Over the course of my life, I’ve belonged to many organizations, and held offices in a number of them. When I was 15, I was elected to the board of directors for my church (no, I didn’t seek it), and at 16 I was a delegate to the state convention. I’ve been on committees, boards, and even President of hobby clubs, professional organizations, and social groups. I’ve been “just a member” of many of them, and happy to do just that. But the one thing they all had in common was that you had to be a member to have any say in what the organization did, and who they elected. It’s a simple concept, and one that apparently is lost on a number of people these days.
Tag Archives: Rights
There was a story in Wednesday’s NY Post about potential issues at polling places. Mainly, that independents are suddenly realizing that New York has a closed primary, and they’re not going to be able to vote in the upcoming primary. That means that only those registered as Democrats or Republicans are going to get to vote in their party’s primary.
Over on Salon, there’s an opinion column by a self-described “leftist feminist” who spends a lot of words justifying her “principled stand” for not voting. Seriously? It’s all the same garbage I’ve ever heard from every so-called leftist who thinks that not voting sends a message, and that will lead to changes and conversations. Why is it garbage? As I’ve said often here, if you don’t vote, you don’t matter. No politician or political party will care about your principles, no one will be “starting a conversation” with you. You have removed yourself from any conversations. It’s only by voting that you get to do all that. But in reading through numerous screeds over the past few years touting making a “principled stand” by not voting, I notice that they’re taking certain things for granted. They shouldn’t.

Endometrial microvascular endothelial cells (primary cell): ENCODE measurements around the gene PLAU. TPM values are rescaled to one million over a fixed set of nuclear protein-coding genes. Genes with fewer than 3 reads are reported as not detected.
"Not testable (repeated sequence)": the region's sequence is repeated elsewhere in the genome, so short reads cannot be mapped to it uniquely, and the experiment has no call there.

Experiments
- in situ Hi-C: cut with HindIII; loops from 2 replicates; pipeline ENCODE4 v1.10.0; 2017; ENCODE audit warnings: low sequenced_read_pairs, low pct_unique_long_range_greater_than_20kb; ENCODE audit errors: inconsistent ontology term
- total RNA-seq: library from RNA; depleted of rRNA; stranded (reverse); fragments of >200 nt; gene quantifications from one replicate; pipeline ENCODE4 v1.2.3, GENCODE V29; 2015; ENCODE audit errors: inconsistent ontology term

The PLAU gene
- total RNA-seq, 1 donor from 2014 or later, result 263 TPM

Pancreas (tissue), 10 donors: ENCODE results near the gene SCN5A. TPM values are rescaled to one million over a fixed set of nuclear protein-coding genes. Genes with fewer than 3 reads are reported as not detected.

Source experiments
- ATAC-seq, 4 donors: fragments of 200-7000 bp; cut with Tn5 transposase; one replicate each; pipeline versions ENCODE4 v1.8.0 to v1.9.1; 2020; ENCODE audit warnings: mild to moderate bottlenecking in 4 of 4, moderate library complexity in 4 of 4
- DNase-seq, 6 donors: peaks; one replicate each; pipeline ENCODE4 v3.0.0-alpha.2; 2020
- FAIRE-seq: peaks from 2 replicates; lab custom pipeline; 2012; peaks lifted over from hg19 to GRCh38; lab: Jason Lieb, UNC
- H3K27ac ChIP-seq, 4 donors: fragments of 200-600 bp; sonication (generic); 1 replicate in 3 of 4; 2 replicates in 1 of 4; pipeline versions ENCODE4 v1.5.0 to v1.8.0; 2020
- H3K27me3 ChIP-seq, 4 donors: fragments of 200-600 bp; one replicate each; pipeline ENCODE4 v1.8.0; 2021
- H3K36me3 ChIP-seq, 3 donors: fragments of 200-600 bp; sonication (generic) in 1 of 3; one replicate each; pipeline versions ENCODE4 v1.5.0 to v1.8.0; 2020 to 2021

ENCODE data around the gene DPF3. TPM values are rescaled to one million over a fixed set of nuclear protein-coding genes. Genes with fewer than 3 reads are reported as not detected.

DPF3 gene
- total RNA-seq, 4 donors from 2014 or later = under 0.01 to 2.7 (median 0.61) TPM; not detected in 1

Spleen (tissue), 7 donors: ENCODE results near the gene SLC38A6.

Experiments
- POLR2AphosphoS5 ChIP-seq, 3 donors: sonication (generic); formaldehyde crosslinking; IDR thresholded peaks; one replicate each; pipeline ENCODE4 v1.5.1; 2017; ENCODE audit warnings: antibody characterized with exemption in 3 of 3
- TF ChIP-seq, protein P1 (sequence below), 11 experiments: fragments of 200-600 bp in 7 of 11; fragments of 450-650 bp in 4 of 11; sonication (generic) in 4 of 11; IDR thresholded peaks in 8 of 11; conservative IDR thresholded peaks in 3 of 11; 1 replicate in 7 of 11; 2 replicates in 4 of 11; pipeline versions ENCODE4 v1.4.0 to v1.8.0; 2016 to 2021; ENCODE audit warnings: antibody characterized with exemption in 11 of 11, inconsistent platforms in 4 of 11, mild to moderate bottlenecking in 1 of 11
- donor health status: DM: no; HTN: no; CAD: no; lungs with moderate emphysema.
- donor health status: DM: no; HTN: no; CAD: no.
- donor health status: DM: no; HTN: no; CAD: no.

In numerous posts here, I’ve hammered on the importance of voting. Regular, every single election, walking into the polling place, voting. I don’t just do it here or elsewhere on the internet, I do it in person as well. You see, if you want political action, if you want politicians to listen to you, if you want to be considered “the base,” then you have to vote. Otherwise, all those things you want don’t happen. But here’s the thing I keep running into, the biggest excuse: “I’m not excited.” Usually followed by a complaint that the party should pick someone who would “excite the base.” Mind you, except for presidential candidates they frequently can’t name who they think would be exciting enough for them. The result is that they usually end up not voting, and then reappear to complain because whatever they were advocating before the election isn’t happening.
Over the past several months the news has been full of stories about police violence and protests against it. Ferguson, and Michael Brown. Cleveland and Tamir Rice. New York and Eric Garner. There have been protests around the country, and a lot of discussion about not just police racism, but racism in society as a whole. We can point to the amount of use of deadly force by police around the country, often as a first resort, not a last. The protests and discussions have finally made it clear that “Things aren’t right,” even though they haven’t been all along. People are fed up, and they have every right to be. The protests are a first step. They’ve called attention to the problem, made it clear that it’s not just a “fringe issue,” and that action is required.